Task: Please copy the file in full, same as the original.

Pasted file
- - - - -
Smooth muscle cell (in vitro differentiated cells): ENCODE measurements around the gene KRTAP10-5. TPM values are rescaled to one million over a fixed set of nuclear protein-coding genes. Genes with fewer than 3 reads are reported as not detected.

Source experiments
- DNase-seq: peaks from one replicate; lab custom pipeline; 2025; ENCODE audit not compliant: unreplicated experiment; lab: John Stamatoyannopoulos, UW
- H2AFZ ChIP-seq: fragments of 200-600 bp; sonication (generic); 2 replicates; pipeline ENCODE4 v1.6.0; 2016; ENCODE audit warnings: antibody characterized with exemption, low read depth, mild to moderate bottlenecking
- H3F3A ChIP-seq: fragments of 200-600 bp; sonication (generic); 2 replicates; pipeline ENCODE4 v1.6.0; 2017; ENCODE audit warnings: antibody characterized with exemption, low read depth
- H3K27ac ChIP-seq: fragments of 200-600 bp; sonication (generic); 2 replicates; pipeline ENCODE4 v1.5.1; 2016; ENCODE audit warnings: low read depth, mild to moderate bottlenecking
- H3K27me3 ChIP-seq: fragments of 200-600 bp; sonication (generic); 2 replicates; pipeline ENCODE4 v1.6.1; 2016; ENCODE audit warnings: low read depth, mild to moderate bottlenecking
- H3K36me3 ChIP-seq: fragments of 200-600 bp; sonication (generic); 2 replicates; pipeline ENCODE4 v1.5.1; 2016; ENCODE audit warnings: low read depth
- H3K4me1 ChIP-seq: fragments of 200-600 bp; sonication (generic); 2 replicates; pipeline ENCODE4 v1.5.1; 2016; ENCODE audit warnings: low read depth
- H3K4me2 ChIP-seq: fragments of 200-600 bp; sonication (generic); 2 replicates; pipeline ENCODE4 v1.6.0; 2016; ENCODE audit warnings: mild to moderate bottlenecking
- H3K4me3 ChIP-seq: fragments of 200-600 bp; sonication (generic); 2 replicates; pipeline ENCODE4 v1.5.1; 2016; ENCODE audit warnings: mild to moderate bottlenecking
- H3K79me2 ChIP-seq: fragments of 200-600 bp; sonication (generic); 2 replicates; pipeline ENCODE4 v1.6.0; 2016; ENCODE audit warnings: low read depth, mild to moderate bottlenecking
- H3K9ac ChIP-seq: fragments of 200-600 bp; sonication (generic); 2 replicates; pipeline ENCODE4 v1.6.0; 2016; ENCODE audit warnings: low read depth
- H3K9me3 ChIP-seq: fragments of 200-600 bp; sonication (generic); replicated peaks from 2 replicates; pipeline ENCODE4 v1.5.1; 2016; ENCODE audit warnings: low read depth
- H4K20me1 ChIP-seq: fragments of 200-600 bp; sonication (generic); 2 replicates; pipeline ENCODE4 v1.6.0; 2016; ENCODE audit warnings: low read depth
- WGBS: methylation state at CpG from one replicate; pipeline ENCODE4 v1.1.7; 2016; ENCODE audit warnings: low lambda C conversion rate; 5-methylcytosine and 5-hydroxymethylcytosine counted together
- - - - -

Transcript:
Smooth muscle cell (in vitro differentiated cells): ENCODE measurements around the gene KRTAP10-5. TPM values are rescaled to one million over a fixed set of nuclear protein-coding genes. Genes with fewer than 3 reads are reported as not detected.

Source experiments
- DNase-seq: peaks from one replicate; lab custom pipeline; 2025; ENCODE audit not compliant: unreplicated experiment; lab: John Stamatoyannopoulos, UW
- H2AFZ ChIP-seq: fragments of 200-600 bp; sonication (generic); 2 replicates; pipeline ENCODE4 v1.6.0; 2016; ENCODE audit warnings: antibody characterized with exemption, low read depth, mild to moderate bottlenecking
- H3F3A ChIP-seq: fragments of 200-600 bp; sonication (generic); 2 replicates; pipeline ENCODE4 v1.6.0; 2017; ENCODE audit warnings: antibody characterized with exemption, low read depth
- H3K27ac ChIP-seq: fragments of 200-600 bp; sonication (generic); 2 replicates; pipeline ENCODE4 v1.5.1; 2016; ENCODE audit warnings: low read depth, mild to moderate bottlenecking
- H3K27me3 ChIP-seq: fragments of 200-600 bp; sonication (generic); 2 replicates; pipeline ENCODE4 v1.6.1; 2016; ENCODE audit warnings: low read depth, mild to moderate bottlenecking
- H3K36me3 ChIP-seq: fragments of 200-600 bp; sonication (generic); 2 replicates; pipeline ENCODE4 v1.5.1; 2016; ENCODE audit warnings: low read depth
- H3K4me1 ChIP-seq: fragments of 200-600 bp; sonication (generic); 2 replicates; pipeline ENCODE4 v1.5.1; 2016; ENCODE audit warnings: low read depth
- H3K4me2 ChIP-seq: fragments of 200-600 bp; sonication (generic); 2 replicates; pipeline ENCODE4 v1.6.0; 2016; ENCODE audit warnings: mild to moderate bottlenecking
- H3K4me3 ChIP-seq: fragments of 200-600 bp; sonication (generic); 2 replicates; pipeline ENCODE4 v1.5.1; 2016; ENCODE audit warnings: mild to moderate bottlenecking
- H3K79me2 ChIP-seq: fragments of 200-600 bp; sonication (generic); 2 replicates; pipeline ENCODE4 v1.6.0; 2016; ENCODE audit warnings: low read depth, mild to moderate bottlenecking
- H3K9ac ChIP-seq: fragments of 200-600 bp; sonication (generic); 2 replicates; pipeline ENCODE4 v1.6.0; 2016; ENCODE audit warnings: low read depth
- H3K9me3 ChIP-seq: fragments of 200-600 bp; sonication (generic); replicated peaks from 2 replicates; pipeline ENCODE4 v1.5.1; 2016; ENCODE audit warnings: low read depth
- H4K20me1 ChIP-seq: fragments of 200-600 bp; sonication (generic); 2 replicates; pipeline ENCODE4 v1.6.0; 2016; ENCODE audit warnings: low read depth
- WGBS: methylation state at CpG from one replicate; pipeline ENCODE4 v1.1.7; 2016; ENCODE audit warnings: low lambda C conversion rate; 5-methylcytosine and 5-hydroxymethylcytosine counted together